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A deeper look at new opportunities for international adult learning initiatives with Erasmus+

The deadline for submitting proposals is 11 May 2021.

A deeper look at new opportunities for international adult learning initiatives with Erasmus+

For the last seven years, many adult and vocational education providers have openly asked for a revision of the Erasmus+ rules and actions for the active participation of adult learners at international mobility programmes. Indeed, all those who had the chance to be involved in the former Lifelong Learning Programme remembered the impact and benefits of actions such as the Grundtvig Senior Volunteering Projects and the Leonardo Mobility Projects for People in the Labour Market!

The former gave any organisation working in the field of adult education the chance to apply for a 2 year long volunteering project aimed at providing an exchange opportunity for volunteers aged over 50. The exchanges were for 3-8 weeks at a time and enabled the volunteers to learn and to share knowledge and experience in a European country other than their own. It was a very special initiative of the LLP that also allowed for a lasting partnership to be created between the host and sending organisations around specific topics or a target group. It also enabled the local communities involved in the exchanges to draw on the potential of senior citizens as a source of knowledge, competence and experience.

On another level, vocational centres active in continuous vocational education and training, largely exploited the so-called PLM (People in the Labour Market) action of the Leonardo programme to organise work-based learning activities for many different target groups especially from disadvantaged backgrounds, who had the opportunity to spend short term periods abroad and be reskilled or upskilled so that they could keep an active role in the labour market.

With the new Erasmus+ programme of the European Union, it is now possible to submit KA1 project proposals that include activities similar to those described above and many others. The deadline for submitting proposals is the 11th of May. You can find a list of all the types of activities that can be supported by Erasmus+ funds below, both as part of short-term projects and accredited projects. (More information available through the Erasmus+ National Agencies or the official Programme Guide)

MOBILITY FOR LEARNERS AND STAFF IN ADULT EDUCATION 

Staff Mobility:

  • Job shadowing (2 to 60 days)
  • Teaching or training assignments (2 to 365 days)
  • Courses and training (2 to 30 days)

Learner Mobility:

  • Group mobility of adult learners (2 to 30 days, at least two learners per group)
  • Individual learning mobility of adult learners (2 to 30 days)

Other supported activities:

  • Invited experts (2 to 60 days)
  • Hosting teachers and educators in training (10 to 365 days)
  • Preparatory visits

MOBILITY FOR LEARNERS AND STAFF IN VOCATIONAL EDUCATION AND TRAINING (Including C-VET)

Staff Mobility:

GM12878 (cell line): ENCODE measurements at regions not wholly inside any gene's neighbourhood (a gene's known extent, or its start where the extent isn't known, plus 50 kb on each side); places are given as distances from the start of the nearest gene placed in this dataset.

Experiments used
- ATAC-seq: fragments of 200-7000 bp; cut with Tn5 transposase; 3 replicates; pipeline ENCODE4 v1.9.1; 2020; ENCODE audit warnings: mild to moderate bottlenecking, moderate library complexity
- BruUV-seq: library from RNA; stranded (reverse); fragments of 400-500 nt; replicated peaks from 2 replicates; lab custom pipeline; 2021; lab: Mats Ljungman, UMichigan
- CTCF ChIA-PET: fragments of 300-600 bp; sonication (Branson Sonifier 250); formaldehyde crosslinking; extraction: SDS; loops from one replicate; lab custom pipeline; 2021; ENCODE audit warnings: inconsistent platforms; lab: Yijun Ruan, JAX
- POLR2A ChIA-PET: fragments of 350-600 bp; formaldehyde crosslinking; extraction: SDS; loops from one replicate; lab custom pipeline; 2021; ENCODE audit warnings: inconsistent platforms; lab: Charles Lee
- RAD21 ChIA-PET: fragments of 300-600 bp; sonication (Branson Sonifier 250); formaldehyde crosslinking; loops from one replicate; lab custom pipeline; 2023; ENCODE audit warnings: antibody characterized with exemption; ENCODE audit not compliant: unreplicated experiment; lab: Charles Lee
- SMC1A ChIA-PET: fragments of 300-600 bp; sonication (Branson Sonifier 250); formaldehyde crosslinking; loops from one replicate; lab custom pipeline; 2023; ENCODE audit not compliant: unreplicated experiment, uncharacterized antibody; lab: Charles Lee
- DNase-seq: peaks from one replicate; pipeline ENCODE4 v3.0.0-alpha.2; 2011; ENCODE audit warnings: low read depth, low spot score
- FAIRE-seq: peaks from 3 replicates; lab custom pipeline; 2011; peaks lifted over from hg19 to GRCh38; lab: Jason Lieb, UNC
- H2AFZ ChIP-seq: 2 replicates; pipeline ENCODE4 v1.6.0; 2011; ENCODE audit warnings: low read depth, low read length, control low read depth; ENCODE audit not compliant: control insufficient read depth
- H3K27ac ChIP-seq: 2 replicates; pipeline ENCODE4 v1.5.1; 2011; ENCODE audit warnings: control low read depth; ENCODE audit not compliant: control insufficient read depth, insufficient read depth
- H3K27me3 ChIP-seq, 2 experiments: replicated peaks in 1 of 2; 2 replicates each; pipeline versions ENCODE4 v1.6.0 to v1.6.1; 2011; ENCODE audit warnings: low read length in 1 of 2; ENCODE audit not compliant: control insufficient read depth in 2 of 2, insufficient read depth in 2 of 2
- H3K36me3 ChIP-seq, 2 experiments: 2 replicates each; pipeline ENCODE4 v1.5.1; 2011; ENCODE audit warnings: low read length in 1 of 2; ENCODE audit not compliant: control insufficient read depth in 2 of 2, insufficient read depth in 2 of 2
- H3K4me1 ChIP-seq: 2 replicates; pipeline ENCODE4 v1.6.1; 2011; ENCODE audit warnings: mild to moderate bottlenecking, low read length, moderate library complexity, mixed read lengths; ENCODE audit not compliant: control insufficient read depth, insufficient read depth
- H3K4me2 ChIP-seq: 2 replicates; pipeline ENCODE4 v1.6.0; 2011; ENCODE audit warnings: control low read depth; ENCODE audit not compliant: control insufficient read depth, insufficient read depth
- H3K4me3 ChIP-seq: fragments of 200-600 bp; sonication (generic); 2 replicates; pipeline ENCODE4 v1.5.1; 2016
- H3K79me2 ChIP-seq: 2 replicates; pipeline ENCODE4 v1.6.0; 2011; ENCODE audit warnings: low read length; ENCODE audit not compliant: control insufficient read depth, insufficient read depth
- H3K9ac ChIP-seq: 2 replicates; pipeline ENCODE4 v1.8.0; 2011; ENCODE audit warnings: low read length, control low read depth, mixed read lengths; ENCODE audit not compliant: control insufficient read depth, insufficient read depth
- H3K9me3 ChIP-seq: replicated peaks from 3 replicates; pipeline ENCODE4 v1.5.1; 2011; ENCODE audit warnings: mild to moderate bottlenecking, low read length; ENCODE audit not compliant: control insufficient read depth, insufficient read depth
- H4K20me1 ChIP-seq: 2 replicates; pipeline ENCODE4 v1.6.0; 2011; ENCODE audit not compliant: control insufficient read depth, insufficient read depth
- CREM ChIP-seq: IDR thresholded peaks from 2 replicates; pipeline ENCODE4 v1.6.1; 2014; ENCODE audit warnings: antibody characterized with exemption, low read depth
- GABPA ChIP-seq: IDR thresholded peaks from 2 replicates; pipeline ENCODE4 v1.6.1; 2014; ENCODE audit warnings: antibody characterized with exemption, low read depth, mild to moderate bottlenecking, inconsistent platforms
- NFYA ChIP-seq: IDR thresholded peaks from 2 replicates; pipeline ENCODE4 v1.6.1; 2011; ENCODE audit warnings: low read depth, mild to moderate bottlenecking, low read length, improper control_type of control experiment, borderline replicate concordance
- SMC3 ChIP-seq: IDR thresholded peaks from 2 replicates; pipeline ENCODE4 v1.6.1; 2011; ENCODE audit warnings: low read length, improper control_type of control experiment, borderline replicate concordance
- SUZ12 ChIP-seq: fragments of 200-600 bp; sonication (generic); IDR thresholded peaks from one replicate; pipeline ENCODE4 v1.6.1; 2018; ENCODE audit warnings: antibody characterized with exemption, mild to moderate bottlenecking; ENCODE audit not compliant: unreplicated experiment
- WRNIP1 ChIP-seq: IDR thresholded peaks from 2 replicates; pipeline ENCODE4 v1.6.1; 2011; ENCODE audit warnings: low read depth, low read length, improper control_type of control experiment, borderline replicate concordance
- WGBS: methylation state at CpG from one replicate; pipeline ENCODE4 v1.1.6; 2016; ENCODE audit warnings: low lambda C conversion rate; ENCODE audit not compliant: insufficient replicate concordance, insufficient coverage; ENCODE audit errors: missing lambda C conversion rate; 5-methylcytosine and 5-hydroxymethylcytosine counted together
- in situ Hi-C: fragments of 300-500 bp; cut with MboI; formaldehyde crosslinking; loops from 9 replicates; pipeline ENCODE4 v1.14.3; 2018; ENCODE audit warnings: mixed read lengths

• Job shadowing (2 to 60days)
  • Teaching or training assignments (2 to 365 days)
  • Courses and training (2 to 30 days)

Learner Mobility:

  • Participation in skills competitions (1 to 10 days)
  • Short-term learning mobility of VET learners (10 to 89 days)
  • Long-term learning mobility of VET learners (ErasmusPro) (90 to 365 days)

Other supported activities:

  • Invited experts (2 to 60 days)
  • Hosting teachers and educators in training (10 to 365 days)
  • Preparatory visits

Most types of activities available are outgoing mobility activities. This means that the applicant organisation will act as a sending organisation: it will select participants and send them to a hosting organisation abroad. In addition, there are special types of activities that allow applicant organisations to invite experts, teachers and educators in training to their organisation. The purpose of incoming activities is not to create two-way exchanges, but rather to bring in people who can help develop and internationalise the applicant organisation. To make the process of finding partners easier, you can use the partner search tool of EPALE.

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It is a great step forward that adult learners are now allowed to participate in KA1 mobility projects, but access is limited to those adult learners "with fewer opportunities, in particular low-skilled adult learners". The 2021 guide gives a general principle regarding the term "low-skilled adult learners" which is "persons that have not completed at least an upper secondary education programme". NA are adopting this principle as rule, and therefore not any adult person enrolled in an adult education programme at the sending organisation will be eligible to participate.

Adult Education organisations should go on asking for equitable and open access to the programme for adult learners. This is more coherent with the fact that longlifelearning is a potential tool for sustainable development of our society. Fortunately, the group of adult learners with post secondary studies is bigger than the one of those who have not completed at least un upper secondary education and, being a positive aspect the fact that the low-skilled are invited to participate, it is a discrimination that the programme limits the access to the bigger group of adult learners in Europe. 

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